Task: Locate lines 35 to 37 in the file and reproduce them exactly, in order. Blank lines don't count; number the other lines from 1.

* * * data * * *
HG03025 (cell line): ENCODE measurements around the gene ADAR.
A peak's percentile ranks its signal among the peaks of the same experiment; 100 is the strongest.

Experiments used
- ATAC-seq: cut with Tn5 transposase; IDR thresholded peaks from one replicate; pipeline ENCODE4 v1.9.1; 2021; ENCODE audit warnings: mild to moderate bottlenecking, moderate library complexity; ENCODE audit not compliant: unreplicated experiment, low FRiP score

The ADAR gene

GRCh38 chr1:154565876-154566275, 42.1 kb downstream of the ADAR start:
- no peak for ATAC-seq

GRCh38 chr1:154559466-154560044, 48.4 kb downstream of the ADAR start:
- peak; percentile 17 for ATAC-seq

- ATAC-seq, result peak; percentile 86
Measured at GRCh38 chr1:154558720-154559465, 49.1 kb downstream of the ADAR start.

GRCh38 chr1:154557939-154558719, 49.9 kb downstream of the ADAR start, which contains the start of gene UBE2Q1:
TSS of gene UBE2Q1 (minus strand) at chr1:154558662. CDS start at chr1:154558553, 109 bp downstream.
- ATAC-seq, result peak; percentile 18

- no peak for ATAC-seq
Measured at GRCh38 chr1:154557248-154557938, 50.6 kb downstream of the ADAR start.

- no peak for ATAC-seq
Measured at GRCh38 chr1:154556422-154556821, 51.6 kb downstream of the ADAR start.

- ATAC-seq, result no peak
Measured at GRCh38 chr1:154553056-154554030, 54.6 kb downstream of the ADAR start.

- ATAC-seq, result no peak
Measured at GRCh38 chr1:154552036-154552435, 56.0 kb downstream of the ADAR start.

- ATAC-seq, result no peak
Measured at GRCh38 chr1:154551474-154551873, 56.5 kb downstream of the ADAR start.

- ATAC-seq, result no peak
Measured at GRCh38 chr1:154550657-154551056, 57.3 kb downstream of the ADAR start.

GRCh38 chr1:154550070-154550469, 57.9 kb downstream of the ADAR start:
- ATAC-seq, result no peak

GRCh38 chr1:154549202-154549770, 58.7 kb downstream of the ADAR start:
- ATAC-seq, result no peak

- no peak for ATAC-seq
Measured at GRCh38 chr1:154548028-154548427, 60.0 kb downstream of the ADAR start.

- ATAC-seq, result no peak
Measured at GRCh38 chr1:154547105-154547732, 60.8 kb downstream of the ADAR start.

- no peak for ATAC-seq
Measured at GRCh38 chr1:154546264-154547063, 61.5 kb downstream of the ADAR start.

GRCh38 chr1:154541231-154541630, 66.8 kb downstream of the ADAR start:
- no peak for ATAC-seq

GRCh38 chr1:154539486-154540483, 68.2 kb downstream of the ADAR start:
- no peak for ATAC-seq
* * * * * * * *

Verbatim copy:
- no peak for ATAC-seq
Measured at GRCh38 chr1:154546264-154547063, 61.5 kb downstream of the ADAR start.

GRCh38 chr1:154541231-154541630, 66.8 kb downstream of the ADAR start: